Leading school choice advocacy groups ranging from EdChoice, founded by famed economists Milton and Rose Friedman, to Fix California, a growing reform group in California led by Ric Grenell, certainly are correct about many of their criticisms of the public education system: Public schools waste an estimated 38% of their funds, according to a cost comparison with private schools by the Foundation for Economic Education. And American public school students have been lagging behind their peers and competitors in Europe and Asia in basic academic competency for decades while our private school students vault ahead. Combined, these two facts lead to an apparently obvious conclusion that public funding of students, not schools, would lead to dramatic increases in spending efficiency and educational attainment.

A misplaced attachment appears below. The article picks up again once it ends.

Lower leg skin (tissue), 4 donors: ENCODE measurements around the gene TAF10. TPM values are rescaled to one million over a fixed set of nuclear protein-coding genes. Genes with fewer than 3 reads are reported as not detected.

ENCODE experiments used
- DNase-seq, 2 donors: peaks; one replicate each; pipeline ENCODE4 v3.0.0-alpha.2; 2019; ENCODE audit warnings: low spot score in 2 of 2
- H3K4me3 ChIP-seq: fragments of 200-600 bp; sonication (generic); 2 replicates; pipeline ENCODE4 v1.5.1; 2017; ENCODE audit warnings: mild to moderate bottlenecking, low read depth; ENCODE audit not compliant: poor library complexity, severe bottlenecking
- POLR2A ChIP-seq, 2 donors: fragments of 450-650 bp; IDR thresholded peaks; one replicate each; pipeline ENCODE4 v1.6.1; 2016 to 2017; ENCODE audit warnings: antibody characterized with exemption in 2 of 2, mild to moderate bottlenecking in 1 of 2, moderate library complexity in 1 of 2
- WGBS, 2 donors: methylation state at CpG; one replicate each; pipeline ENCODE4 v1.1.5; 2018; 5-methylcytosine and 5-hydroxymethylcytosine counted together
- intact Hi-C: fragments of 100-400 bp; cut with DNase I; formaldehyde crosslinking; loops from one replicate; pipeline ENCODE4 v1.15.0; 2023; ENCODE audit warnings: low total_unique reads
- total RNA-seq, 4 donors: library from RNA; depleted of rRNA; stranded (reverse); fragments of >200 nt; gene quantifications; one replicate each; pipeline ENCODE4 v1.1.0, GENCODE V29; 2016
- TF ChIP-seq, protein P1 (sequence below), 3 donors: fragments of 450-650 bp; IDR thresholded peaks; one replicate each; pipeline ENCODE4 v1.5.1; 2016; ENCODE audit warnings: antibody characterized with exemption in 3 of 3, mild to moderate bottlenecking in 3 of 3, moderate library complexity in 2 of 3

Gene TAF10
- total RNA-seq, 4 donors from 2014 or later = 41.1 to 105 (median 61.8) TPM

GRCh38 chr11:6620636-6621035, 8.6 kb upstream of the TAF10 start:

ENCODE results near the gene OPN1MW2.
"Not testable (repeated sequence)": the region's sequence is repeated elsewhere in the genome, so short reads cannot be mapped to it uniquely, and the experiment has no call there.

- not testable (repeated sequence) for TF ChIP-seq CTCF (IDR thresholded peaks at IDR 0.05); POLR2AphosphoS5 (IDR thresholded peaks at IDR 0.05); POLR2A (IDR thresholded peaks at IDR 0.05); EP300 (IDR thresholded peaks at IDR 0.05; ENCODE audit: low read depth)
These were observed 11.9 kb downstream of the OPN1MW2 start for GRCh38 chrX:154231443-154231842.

It may not be that simple. 

Data demonstrates that ESAs that are actually implemented into policy follow two distinct patterns, one positive and one negative, depending on whether or not there are restrictions on who qualifies for them. 

In states with income-dependent restrictions, private school enrollment significantly expands with little to no change in tuition. This is consistent with the idea that highly targeted subsidies would have the effect of making private schools accessible to audiences who otherwise would have to rely on scholarships and financial aid available in limited supply. But in states without eligibility restrictions whatsoever, tuition and revenue for private schools explode, with little change in enrollment. By creating universal demand for private school at a new, often higher price point than the average private school tuition (per pupil public school spending is lower than the average private school tuition in 42 states), private schools have no reason not to raise their prices and eliminates any incentive for private schools to maintain their cost savings over their public competitors.